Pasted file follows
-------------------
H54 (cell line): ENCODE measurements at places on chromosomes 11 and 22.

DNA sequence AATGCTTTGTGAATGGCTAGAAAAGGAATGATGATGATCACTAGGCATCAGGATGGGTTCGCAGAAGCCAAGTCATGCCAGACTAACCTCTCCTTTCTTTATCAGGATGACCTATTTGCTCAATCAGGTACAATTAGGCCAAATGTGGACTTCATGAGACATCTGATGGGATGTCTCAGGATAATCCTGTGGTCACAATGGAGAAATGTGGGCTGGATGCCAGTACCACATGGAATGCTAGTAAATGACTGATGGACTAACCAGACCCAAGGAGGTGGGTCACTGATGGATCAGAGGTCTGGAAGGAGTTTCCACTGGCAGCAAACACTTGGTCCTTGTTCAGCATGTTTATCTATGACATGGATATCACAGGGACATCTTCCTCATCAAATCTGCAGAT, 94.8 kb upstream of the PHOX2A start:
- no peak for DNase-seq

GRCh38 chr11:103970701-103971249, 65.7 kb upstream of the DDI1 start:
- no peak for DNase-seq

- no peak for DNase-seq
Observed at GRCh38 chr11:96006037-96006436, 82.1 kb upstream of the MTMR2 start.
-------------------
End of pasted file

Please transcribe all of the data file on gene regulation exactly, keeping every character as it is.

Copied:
H54 (cell line): ENCODE measurements at places on chromosomes 11 and 22.

DNA sequence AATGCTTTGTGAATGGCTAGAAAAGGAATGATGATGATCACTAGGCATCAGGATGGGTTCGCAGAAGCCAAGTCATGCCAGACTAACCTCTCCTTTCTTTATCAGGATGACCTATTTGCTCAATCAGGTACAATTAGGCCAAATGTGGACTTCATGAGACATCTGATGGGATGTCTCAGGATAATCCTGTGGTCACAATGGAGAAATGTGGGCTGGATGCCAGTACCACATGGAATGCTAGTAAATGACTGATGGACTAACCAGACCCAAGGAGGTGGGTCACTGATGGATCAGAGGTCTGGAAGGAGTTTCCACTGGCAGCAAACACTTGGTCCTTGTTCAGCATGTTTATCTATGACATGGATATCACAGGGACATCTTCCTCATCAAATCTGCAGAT, 94.8 kb upstream of the PHOX2A start:
- no peak for DNase-seq

GRCh38 chr11:103970701-103971249, 65.7 kb upstream of the DDI1 start:
- no peak for DNase-seq

- no peak for DNase-seq
Observed at GRCh38 chr11:96006037-96006436, 82.1 kb upstream of the MTMR2 start.